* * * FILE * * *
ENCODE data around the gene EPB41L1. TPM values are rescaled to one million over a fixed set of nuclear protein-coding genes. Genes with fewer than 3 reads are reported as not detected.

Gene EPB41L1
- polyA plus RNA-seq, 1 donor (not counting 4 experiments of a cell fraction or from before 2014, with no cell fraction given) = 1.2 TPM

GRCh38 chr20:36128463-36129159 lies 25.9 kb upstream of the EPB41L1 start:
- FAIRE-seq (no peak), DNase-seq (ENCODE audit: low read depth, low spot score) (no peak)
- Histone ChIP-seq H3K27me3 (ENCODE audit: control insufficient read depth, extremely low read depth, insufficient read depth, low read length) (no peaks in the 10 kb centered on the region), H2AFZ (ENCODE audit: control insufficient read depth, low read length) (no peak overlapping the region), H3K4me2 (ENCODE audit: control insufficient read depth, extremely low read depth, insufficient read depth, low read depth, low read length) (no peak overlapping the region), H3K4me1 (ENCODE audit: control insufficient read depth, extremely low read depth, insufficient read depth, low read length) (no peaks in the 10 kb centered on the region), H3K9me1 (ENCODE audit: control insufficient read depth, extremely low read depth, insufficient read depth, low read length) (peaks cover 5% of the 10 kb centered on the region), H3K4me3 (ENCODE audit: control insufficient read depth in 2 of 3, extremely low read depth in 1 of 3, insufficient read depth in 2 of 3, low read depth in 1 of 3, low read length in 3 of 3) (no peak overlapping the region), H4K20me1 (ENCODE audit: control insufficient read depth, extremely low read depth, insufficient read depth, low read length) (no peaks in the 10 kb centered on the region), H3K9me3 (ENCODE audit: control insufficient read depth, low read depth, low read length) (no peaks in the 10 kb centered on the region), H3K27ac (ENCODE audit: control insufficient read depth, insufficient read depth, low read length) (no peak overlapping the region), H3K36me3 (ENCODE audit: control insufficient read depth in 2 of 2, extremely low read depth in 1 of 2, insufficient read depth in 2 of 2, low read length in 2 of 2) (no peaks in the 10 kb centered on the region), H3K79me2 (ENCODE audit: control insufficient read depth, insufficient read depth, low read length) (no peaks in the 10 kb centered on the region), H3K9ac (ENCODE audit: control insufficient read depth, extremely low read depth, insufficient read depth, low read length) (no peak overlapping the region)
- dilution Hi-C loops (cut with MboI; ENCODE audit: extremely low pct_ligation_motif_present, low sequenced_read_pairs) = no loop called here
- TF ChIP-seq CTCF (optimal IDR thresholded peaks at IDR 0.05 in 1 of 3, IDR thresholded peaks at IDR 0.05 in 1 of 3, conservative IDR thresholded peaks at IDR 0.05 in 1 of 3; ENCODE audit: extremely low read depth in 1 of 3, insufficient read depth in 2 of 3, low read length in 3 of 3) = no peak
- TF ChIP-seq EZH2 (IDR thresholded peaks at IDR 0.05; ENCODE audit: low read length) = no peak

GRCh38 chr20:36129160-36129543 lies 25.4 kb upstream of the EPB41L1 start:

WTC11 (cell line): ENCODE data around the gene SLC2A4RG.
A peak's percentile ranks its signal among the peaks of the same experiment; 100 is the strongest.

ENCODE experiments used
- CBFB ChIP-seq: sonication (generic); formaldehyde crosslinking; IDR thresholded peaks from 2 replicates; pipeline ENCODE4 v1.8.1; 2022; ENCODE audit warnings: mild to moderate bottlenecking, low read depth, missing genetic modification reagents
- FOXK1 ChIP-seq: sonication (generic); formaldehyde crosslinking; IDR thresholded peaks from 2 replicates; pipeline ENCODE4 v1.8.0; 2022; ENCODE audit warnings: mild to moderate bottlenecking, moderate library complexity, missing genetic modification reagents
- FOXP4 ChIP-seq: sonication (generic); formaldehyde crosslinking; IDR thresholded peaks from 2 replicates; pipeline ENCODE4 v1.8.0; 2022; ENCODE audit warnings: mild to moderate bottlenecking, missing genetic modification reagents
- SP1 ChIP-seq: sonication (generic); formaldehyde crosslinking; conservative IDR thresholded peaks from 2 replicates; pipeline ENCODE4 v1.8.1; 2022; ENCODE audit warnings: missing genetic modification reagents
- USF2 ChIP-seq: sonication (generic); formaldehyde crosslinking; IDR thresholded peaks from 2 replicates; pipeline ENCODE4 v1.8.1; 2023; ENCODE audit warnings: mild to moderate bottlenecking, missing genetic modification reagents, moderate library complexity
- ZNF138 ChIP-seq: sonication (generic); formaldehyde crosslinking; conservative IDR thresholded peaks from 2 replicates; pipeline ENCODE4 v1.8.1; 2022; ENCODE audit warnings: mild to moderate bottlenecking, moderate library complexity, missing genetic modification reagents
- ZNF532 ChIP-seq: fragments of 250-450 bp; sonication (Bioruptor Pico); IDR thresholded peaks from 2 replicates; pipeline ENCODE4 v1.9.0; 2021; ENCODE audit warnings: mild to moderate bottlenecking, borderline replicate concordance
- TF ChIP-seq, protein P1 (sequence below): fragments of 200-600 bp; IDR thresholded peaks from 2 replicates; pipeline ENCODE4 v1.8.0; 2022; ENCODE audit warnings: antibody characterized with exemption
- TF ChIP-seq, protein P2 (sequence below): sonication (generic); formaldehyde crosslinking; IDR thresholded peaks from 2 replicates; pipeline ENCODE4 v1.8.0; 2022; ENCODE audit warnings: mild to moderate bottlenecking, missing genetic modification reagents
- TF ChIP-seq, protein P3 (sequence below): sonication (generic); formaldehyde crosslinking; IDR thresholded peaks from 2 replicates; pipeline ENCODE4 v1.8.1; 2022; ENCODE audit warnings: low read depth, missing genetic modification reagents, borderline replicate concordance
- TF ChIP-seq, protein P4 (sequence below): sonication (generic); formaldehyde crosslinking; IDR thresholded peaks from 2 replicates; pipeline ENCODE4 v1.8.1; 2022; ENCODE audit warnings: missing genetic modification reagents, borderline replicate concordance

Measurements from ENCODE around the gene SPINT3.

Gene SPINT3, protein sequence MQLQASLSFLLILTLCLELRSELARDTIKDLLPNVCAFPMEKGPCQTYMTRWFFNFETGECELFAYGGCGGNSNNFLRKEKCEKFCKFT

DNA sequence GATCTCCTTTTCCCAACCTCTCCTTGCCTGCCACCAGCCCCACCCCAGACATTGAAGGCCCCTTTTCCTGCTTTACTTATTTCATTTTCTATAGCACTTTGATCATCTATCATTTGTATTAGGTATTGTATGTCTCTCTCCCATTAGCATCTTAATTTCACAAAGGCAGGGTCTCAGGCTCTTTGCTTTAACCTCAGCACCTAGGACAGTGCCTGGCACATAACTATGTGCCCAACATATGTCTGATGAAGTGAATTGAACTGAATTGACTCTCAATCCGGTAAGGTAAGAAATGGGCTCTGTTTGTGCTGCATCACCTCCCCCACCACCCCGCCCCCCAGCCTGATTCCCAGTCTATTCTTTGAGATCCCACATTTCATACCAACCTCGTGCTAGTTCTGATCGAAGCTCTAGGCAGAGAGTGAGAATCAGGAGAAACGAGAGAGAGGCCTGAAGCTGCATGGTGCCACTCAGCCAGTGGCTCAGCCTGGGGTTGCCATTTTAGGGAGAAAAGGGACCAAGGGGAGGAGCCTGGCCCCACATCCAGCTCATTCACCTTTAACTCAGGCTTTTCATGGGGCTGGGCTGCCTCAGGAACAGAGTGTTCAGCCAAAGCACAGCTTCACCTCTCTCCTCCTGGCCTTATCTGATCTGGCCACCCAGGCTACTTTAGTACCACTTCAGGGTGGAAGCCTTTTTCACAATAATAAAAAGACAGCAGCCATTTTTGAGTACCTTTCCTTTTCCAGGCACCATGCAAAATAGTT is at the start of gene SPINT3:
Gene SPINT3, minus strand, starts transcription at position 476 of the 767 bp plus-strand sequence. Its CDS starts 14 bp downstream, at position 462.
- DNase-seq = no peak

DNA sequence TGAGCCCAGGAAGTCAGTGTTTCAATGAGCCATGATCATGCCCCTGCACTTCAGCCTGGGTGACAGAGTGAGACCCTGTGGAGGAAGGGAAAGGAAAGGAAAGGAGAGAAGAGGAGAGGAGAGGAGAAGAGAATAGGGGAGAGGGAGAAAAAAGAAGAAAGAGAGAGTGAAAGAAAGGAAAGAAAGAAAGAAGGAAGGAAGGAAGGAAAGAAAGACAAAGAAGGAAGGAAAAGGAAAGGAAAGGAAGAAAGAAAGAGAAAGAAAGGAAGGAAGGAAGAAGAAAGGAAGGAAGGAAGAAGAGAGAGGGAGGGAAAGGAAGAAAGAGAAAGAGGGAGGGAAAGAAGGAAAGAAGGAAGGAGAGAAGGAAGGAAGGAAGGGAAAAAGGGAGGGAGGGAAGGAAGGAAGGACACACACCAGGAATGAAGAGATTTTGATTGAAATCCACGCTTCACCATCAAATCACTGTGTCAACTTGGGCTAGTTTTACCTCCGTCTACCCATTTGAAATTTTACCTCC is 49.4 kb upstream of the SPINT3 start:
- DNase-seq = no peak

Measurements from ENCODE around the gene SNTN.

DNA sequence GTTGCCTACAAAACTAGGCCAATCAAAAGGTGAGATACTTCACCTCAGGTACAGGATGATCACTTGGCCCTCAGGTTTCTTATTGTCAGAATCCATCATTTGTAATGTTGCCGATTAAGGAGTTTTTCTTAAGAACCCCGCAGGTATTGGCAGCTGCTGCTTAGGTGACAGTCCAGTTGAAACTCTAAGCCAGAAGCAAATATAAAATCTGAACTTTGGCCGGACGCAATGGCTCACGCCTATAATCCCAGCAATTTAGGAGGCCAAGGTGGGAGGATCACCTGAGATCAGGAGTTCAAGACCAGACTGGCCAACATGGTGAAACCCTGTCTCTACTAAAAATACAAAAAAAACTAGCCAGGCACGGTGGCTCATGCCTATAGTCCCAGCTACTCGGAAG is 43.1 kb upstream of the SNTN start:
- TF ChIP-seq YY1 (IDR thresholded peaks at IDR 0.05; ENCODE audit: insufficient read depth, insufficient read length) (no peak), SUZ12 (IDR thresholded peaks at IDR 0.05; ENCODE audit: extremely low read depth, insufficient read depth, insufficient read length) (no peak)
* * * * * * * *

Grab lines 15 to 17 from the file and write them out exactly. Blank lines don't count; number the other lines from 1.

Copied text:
- FOXK1 ChIP-seq: sonication (generic); formaldehyde crosslinking; IDR thresholded peaks from 2 replicates; pipeline ENCODE4 v1.8.0; 2022; ENCODE audit warnings: mild to moderate bottlenecking, moderate library complexity, missing genetic modification reagents
- FOXP4 ChIP-seq: sonication (generic); formaldehyde crosslinking; IDR thresholded peaks from 2 replicates; pipeline ENCODE4 v1.8.0; 2022; ENCODE audit warnings: mild to moderate bottlenecking, missing genetic modification reagents
- SP1 ChIP-seq: sonication (generic); formaldehyde crosslinking; conservative IDR thresholded peaks from 2 replicates; pipeline ENCODE4 v1.8.1; 2022; ENCODE audit warnings: missing genetic modification reagents